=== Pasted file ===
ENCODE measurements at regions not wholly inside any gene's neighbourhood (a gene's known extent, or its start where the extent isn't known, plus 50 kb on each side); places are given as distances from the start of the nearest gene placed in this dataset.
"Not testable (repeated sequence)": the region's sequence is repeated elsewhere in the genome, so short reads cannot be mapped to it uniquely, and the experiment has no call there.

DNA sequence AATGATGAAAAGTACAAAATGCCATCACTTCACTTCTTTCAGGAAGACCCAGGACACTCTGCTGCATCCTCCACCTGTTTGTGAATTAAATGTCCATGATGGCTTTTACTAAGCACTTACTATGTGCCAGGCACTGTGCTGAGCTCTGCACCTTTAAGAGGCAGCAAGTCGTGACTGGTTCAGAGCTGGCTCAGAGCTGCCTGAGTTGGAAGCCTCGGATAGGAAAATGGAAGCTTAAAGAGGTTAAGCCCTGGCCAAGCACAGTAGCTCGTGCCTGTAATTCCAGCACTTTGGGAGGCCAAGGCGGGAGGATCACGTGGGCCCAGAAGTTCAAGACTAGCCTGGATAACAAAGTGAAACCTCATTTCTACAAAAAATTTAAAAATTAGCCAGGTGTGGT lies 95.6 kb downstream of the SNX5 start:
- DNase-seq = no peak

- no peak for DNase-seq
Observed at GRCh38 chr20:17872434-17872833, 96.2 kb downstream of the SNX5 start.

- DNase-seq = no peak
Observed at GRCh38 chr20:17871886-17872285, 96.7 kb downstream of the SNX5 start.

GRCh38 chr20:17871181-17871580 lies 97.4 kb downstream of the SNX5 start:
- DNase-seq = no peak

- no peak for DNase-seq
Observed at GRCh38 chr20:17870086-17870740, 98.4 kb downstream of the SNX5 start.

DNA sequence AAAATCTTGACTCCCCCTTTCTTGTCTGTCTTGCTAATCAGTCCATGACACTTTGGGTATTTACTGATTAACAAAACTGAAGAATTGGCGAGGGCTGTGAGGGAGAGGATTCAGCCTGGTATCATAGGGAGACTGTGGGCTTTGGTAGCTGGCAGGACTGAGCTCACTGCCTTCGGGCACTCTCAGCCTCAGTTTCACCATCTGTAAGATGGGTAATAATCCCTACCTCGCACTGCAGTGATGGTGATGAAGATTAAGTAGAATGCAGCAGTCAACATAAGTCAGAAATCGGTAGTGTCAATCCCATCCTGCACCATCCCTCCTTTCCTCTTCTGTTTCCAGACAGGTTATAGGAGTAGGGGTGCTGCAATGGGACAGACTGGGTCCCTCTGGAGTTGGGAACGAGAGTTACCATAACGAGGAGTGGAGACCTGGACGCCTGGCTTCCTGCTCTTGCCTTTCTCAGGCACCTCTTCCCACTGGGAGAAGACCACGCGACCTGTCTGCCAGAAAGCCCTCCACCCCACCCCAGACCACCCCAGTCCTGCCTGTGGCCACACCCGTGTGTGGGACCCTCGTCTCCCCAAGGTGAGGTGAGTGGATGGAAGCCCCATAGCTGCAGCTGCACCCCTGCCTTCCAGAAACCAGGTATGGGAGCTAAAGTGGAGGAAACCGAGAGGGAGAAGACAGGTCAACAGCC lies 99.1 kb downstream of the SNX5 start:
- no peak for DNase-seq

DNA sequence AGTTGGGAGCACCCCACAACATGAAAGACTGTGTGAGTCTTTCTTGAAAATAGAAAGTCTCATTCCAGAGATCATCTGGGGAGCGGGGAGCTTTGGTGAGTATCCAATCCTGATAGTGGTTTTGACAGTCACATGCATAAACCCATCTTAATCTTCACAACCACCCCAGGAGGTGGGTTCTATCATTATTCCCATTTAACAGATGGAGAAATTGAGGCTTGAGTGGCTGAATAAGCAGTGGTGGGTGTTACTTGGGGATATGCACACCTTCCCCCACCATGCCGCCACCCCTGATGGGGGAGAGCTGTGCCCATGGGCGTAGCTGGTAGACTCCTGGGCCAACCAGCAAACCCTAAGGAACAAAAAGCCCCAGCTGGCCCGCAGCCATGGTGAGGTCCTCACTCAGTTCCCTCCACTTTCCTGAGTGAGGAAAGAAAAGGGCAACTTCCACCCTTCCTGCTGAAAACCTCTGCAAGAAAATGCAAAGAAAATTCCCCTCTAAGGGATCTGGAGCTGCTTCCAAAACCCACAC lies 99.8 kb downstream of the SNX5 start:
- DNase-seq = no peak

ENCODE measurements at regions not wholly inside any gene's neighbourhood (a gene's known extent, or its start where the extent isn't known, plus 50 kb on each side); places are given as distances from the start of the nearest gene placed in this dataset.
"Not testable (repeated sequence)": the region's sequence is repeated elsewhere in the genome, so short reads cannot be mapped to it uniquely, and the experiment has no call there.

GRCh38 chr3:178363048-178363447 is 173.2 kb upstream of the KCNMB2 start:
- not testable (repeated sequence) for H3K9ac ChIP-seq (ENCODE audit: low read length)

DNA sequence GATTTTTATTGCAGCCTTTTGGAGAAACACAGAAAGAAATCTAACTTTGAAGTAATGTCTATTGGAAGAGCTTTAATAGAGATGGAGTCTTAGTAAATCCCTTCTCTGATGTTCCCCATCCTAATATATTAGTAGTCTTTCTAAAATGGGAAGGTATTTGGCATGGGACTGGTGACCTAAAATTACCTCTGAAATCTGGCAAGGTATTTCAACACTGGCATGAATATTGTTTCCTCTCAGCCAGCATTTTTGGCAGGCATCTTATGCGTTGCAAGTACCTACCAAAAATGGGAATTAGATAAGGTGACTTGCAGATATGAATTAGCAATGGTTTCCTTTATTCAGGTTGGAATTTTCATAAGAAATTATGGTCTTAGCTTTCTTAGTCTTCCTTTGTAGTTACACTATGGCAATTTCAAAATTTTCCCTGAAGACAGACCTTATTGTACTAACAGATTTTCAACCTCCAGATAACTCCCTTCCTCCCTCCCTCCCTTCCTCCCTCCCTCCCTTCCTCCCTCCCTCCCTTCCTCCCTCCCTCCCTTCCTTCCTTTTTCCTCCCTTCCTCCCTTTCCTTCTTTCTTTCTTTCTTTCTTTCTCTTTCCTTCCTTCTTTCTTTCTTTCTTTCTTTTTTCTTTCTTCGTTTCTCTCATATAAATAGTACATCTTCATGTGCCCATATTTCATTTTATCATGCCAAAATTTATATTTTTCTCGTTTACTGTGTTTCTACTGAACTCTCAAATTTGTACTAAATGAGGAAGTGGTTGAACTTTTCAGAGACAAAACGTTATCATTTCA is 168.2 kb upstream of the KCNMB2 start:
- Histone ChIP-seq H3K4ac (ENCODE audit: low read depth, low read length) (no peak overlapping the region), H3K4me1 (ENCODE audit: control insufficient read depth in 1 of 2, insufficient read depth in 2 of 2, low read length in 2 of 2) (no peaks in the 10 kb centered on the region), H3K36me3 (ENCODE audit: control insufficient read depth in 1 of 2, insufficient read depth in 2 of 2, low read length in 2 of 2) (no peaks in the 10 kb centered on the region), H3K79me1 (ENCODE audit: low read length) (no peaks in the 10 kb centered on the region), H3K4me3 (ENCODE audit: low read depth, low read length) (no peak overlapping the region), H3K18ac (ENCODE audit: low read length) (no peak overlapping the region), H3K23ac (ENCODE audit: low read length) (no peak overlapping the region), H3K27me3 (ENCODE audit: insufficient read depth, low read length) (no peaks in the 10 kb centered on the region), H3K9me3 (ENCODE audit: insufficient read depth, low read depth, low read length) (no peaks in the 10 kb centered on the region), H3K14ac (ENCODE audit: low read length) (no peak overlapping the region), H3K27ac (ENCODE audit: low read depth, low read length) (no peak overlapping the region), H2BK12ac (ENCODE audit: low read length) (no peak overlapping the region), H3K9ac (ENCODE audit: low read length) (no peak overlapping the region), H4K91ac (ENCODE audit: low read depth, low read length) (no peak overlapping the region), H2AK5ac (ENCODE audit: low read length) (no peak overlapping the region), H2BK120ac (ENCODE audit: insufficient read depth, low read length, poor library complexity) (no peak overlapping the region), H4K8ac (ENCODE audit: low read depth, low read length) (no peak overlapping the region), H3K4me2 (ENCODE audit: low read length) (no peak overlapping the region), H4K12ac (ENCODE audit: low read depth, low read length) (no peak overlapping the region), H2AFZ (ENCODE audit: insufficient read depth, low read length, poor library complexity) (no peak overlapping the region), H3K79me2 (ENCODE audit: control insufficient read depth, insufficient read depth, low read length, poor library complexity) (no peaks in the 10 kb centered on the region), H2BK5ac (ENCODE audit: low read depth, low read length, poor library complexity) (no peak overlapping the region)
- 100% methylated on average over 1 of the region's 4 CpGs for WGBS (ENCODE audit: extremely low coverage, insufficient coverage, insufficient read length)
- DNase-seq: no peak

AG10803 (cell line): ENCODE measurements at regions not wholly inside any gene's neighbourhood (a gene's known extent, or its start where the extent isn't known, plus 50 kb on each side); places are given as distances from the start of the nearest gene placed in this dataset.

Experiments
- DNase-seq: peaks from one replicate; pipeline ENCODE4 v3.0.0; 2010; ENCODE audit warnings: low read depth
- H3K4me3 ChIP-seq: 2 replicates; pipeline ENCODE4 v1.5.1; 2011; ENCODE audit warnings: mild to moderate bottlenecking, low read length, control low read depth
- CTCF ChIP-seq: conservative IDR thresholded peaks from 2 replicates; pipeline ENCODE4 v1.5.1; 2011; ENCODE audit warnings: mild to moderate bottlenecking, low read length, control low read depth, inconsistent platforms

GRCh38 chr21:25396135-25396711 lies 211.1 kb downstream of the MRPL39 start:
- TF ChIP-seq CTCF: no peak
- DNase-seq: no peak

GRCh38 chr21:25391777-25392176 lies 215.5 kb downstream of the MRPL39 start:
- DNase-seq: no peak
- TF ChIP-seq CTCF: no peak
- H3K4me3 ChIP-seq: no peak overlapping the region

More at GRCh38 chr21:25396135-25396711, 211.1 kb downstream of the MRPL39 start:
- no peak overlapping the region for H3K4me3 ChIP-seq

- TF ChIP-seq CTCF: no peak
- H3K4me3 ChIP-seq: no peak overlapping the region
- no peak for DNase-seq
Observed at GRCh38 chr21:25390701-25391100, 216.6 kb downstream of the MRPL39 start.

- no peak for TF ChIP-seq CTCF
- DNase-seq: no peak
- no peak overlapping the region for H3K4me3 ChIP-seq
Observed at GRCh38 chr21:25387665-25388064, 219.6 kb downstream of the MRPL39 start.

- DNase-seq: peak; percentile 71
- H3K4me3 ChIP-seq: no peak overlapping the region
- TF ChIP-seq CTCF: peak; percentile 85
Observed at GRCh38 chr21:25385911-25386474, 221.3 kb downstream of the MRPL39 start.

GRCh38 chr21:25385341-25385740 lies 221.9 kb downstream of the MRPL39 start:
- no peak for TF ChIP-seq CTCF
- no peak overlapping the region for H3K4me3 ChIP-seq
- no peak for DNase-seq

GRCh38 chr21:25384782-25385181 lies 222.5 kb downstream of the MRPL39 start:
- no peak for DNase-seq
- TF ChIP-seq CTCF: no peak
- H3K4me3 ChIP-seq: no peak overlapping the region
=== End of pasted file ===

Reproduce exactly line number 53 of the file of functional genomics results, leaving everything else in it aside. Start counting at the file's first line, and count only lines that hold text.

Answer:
- no peak overlapping the region for H3K4me3 ChIP-seq